While the Facebook Pixel Helper I previously discussed may alert you to any major problems your Pixel is having, it doesn’t give full error details.
You’ll need to go to the Pixel section of your Facebook dashboard, select it, and then click on the “Diagnostics” tab in order to work out the other little details.
You’re hoping to get this message…
If you’re looking at a list of mistakes, don’t start stressing.
I’ll walk you through all the issues you might be having, and how to fix them.
1. Invalid Currency Code
This simply indicates that the currency code for one (or more!) of your events is incorrect.
You can fix this in a jiffy:
After that, click the “View affected URLs” option. This will display which pages and parameters are causing the problem.
Match the common 3-letter ISO currency codes after you’ve corrected the problematic currency identifiers (so “USD” rather than “The US” or “US$”).
2. No Event Name Specified
Every event (whether it’s a standard or a custom event) must have an identifying name.
You can also remove old events by clicking the “Delete” button for each of them. Make sure you’ve entered all of your events’ names.
3. Invalid Event Value
If you’re getting this error message, there are two possibilities:
For a campaign, the value or currency parameter is almost completely absent…
If the value or currency parameter isn’t correctly formatted, this is what you’ll see:
Make certain that all of your code samples feature both a value and currency parameter.
To generate a successful event, you must ensure that the value field is set to a number greater than or equal to zero (letters, special characters, currency symbols, or commas are not allowed).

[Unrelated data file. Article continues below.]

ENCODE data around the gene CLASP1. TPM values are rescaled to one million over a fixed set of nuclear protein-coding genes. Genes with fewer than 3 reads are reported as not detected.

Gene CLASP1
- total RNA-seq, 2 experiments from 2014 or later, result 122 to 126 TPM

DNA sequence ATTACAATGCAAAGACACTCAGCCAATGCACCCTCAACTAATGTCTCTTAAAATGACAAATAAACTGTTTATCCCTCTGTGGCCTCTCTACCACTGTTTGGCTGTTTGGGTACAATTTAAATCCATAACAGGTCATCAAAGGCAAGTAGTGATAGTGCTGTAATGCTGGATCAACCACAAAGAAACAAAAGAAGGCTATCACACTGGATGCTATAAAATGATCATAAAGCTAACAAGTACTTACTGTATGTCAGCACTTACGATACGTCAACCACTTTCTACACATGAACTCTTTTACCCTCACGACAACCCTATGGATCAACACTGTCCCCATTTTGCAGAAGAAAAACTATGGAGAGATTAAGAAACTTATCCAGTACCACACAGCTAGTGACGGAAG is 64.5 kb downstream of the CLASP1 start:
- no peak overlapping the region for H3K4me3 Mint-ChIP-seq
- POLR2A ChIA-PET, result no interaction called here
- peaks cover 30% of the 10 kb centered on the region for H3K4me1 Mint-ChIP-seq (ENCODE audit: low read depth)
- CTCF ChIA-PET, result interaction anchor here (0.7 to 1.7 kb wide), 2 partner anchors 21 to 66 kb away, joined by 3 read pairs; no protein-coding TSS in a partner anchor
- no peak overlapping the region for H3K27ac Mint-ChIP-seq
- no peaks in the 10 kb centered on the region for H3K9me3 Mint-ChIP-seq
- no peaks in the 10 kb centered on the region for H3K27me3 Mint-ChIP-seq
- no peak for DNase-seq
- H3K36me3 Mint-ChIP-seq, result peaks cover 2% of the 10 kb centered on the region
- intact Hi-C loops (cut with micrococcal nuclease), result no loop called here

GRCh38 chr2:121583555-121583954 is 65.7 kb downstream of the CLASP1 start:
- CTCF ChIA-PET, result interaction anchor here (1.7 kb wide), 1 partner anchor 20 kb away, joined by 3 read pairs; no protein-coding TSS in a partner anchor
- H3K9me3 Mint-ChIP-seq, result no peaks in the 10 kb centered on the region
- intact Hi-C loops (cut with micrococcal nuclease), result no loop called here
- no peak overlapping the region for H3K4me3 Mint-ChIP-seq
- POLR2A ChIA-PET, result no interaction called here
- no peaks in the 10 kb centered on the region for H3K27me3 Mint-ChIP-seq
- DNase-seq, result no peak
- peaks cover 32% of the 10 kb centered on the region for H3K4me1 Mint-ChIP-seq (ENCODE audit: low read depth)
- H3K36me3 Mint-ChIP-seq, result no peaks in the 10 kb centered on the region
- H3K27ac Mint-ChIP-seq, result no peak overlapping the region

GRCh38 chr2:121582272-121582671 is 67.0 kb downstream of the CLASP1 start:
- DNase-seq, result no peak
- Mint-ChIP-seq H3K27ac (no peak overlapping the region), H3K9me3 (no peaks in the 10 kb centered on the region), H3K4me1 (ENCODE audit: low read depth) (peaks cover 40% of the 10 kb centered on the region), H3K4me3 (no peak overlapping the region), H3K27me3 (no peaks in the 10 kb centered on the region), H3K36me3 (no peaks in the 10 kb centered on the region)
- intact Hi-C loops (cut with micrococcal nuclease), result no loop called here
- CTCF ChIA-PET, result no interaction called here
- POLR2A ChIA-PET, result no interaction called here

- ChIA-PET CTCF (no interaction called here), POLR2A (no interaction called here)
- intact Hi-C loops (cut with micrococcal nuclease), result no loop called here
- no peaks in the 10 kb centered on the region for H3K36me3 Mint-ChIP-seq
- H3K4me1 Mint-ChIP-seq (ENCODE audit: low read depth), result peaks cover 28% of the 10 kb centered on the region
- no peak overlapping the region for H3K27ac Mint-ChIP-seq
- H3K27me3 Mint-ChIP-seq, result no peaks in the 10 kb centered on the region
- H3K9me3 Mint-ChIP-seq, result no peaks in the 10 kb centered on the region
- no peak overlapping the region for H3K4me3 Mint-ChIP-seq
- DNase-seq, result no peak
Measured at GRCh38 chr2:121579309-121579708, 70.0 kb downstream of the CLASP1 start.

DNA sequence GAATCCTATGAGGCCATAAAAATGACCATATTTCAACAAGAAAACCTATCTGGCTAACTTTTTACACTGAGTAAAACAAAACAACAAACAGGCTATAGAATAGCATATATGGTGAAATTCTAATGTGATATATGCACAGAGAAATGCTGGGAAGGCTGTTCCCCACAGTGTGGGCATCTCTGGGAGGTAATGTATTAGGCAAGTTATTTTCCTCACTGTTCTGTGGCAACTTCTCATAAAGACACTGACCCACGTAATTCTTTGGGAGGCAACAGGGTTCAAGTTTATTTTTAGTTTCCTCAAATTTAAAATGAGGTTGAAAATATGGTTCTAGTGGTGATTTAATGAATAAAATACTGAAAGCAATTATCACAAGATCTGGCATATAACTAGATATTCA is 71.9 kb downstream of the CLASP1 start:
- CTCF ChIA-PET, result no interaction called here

4. Almost Standard Event
This is Facebook informing you that one or more of your standard events is comparable (but not absolutely identical!) to one of Facebook’s standard events.
If you intend to use the event code snippet as is, replacing the custom event code with standard event formatting, go ahead.
I’ve previously stated this, but keep in mind that the event code is case-sensitive and that Facebook interprets “Purchase” and “purchase” as two separate events.
5. Missing Event Value
You don’t have a set cost for your event defined.
When defining custom event codes, it’s typically a good idea to change the default value of $0.00 USD to something else.
Why? This helps you track the value of your conversions so that you can calculate your Return On Ad Spend.
6. Redundant Events on Page Load
When your pixel records five or more distinct activities in response to a single action taken on your site, this warning appears.
If you’ve previously used the Facebook Pixel Helper and found any problems, you shouldn’t be receiving this warning.
However, if this warning appears, it indicates that you need to tidy up your code and remove superfluous code fragments from pages where the action does not occur.
7. Redundant Purchase Events
This is one of the more critical errors you can encounter, so take note:
When a person makes a single purchase on your website, the “Redundant Purchase Events” signal that your pixel is detecting 3 or more purchase events.
Your accounting information may become corrupt because of this problem, which makes it impossible to keep track of your sales through Facebook and Shopify.
To prevent this, make sure you’re only using your purchase event code on pages in your store that indicate that someone has made a purchase…
Do not include each of these strings in more than one part of your website (for example, thank you pages, checkout pages, and inline actions like the “Buy Now” button clicks).
And that’s it for diagnostic errors!
#3: Play around with custom audiences and lookalike audiences
Ask any Facebook marketer, and they’ll tell you that Custom Audiences are the bomb. They’re also known as audience segments.